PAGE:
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Spain is a member state of the European Union as well as the Schengen Agreement. Spain consists of the 17 Comunidades Autónomas.
The Comunidades are not only administrative destricts; many of the regions have their own culture, language and some even don’t consider themselves as a part of Spain. For example the dominating language in Catalonia is Catalan, so be aware of that. Nevertheless, everyone speaks castellano (Spanish). English is taught at school, but due some droll shyness, lots of Spaniards refuse to speak it. For this reason, most travellers learn at least un poquito (a little bit) of the Spanish language during their stay. The phrase Vas a... ? (are you going to... ?) is an excellent starting point. In Spain, hitching isn’t a very common concept and mostly done by foreigners. Though, the thumb will be understood.
You will find a lot of foreigners in cars from countries where the hitchhiking culture is more developed. You usually have to wait for some time – but those who pick you up at least tend to be really nice. Unfortunately they also seem to be somewhat clueless about distances (to walk) and what is a good spot and what is not (since no one knows much about hitchhiking). Another complication is the paid highways and the unpaid highways.
When entering the country from France you should try to get a lift as close to your destination as possible. On the mediteranean side, a good place for this is La Jonquera, one of the biggest truck stops in Europe. You’ll find plenty of international truck drivers all over the country, because Spain is a centre of the fruit industry, exporting their oranges and tomatoes. On the Atlantic side, there is another huge truck stop near Irun.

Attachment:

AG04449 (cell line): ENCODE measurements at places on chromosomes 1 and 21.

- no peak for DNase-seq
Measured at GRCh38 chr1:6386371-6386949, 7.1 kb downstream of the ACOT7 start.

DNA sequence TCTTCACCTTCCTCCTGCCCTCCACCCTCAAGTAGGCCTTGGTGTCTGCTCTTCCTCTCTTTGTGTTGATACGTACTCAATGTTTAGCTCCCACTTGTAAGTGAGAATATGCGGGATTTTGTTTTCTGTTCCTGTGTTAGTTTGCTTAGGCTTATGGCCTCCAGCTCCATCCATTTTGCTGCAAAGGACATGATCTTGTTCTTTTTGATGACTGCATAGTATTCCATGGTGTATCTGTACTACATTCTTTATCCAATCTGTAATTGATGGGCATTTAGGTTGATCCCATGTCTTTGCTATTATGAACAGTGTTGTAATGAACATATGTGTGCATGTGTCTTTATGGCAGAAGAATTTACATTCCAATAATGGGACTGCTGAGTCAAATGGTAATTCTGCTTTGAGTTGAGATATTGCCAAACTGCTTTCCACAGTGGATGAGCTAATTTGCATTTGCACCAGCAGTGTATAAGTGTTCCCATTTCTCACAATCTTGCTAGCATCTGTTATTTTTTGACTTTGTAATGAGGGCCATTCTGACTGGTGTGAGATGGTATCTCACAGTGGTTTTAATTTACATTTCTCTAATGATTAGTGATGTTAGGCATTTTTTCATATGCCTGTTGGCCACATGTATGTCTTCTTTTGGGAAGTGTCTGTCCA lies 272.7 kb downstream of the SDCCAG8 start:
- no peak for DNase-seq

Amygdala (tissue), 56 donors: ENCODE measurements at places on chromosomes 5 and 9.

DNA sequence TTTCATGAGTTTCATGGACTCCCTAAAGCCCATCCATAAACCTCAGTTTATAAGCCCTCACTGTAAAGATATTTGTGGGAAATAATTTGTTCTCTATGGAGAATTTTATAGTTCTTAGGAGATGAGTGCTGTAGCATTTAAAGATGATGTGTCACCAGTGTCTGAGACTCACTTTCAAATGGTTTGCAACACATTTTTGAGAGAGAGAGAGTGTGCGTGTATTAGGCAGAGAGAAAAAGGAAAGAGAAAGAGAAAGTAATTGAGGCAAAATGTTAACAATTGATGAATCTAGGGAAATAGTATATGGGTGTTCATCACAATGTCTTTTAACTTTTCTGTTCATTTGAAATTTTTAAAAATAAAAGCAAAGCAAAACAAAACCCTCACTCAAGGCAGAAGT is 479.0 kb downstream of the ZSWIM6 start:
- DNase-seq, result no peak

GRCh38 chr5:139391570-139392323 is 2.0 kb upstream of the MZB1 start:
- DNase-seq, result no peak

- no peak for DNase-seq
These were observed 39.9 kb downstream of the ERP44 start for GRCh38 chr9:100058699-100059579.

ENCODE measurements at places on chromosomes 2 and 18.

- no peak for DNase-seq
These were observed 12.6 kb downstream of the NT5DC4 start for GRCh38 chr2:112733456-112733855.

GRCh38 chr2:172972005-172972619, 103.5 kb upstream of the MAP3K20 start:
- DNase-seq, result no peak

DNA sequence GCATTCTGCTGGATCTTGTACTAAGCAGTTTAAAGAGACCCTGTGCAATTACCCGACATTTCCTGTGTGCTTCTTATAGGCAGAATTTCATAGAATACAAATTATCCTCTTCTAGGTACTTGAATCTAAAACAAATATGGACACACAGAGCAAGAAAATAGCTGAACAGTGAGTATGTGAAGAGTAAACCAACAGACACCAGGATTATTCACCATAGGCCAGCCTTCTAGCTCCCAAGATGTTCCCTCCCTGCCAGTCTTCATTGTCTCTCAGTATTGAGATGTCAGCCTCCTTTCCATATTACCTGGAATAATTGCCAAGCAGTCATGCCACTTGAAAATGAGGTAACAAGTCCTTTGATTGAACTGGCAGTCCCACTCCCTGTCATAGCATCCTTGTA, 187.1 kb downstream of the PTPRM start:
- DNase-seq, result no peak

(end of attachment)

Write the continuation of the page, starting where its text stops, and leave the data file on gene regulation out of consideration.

If you arrive by the ferry from Africa you should try to get a ride on the ferry or at the port. There are lots of people from Morocco, who went to visit their families and now return. You’ll see number plates from many other European states.
The north of Spain has a well developed system of Autopistas. Autopistas are very similar to Franch Autoroutes, and so similar rules can be applied when hitchhiking. Autopistas have two or more lanes in each direction, accessed after passing through a peaje (tollgate) and have large rest stops along the way.
When hitching at Peajes, usually people have great success, and can obtain long distance rides, even at night time. Usually the police and motorway staff do not interfere, but some stricter police may request that you leave. It is important to note that large peaje sections are usually split by a concrete wall; 2 or 3 lanes for cars, on the inside, and another 2 or 3 lanes for buses and trucks on the outside. It is up to the hitchhiker to decide which lanes to take, however sticking to the outside and waiting for a truck may attract less attention from the authorities than standing further inside waiting for a car.
When hitching long distances it is a good idea to stick to large peaje sections or rest stops. Bring water and food, since these áreas de servicio are expensive. It should be noted that hitching at small peaje sections, on motorway exits, is not reccommended, as often there is one peaje for both directions, automatically ruling out many vehicles as possible rides.
In the more southern regions, the motorways are smaller and the petrol stations usually a bit off the road. But don’t worry and be patient.
Carpooling (compartir coche) is an alternative. The website ¿viajamosjuntos.com? gives the opportunity to the driver to post their journey in search of passenger to share the cost of the ride.
Despite many houses have been shut down lately, Spain has a very active squatting scene. It’s quite easy to find a place to crash by asking around for a casa okupada.
From any tourist-info around country, you can find good roadmap of the region and/or the autonomous area for free of charge.
- Barcelona, the capital of Catalunya
- Donostia-San Sebastián
- Madrid, the capital
- Santiago de Compostela
Robino hitching from Valencia to Granada.
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